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I luv netcat

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I was recently introduced to the Unix netcat program. I have to say I really like it [inlove]. I've got my two computers set up, one running Windows XP and the other Gentoo. When I run my game on the Windows box, the log output gets displayed on the Gentoo box. If I had a camera, I'd take a picture to show you.

I've also implemented a set of linear algebra utilities for my game. I've got basic support for vectors, matrices, quaternions, euler rotations, and axis-angles in pure C code. I was using array types but I decided to drop that in favour of structs. I lose the ability to iterate, but I gain the ability to do simple assignments, return results from functions, and better const casting. I also get named attributes, so I can say euler.yaw instead of euler[1].

I also wrote a text input wrapper for my binary streaming system to make it easier to read lines of text. I integrated it into my MD5 loader, but I've left the BDF loader alone for now since its already a bit buggy.

I moved ahead a bit with some Lua scripting integration, although I have yet to have running scripts. I still need to implement a lua script loader. The loader will probably want to run the Lua bytecode compiler on textual scripts, returning script resources as simple chunks of binary LUA bytecode. It'd be cool to use Microsoft's CLI or some sort of standard bytecode because then I wouldn't be restricted to any specific scripting language. But that'd be a lot of work and would take way too much time.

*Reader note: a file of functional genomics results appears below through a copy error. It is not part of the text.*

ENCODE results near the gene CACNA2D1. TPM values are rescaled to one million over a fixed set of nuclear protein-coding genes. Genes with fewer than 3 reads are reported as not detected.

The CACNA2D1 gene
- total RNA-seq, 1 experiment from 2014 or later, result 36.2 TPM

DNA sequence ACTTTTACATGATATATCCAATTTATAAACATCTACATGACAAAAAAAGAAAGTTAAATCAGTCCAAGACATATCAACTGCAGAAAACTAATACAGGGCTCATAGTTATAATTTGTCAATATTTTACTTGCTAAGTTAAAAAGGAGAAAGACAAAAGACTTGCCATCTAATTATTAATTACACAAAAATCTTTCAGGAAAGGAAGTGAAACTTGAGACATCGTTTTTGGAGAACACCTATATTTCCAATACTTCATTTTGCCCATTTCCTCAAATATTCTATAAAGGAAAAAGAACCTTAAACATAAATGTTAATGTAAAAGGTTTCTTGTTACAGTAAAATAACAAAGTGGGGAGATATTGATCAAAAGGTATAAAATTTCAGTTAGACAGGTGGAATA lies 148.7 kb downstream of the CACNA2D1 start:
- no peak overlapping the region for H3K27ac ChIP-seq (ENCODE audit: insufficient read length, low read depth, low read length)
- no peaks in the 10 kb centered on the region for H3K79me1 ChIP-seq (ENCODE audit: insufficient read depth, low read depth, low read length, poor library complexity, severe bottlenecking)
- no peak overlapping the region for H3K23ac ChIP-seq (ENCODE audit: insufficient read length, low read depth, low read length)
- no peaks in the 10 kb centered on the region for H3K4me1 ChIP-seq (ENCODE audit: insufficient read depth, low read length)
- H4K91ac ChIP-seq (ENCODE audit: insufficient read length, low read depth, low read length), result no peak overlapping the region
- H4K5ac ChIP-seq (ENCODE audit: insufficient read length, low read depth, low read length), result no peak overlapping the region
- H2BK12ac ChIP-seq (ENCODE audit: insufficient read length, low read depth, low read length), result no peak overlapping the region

Right now I'm working on a mesh rendering function. For now it'll just take a mesh and a material and render them statically, but I hope to extend it sometime during this long weekend to take transform information and render transformed meshes. The transform information will be constructed from a skeleton and an animation.
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netcat is a highly useful program. Its listen mode has saved me all kinds of effort. [grin]

There's a Windows NT port too, just FYI.

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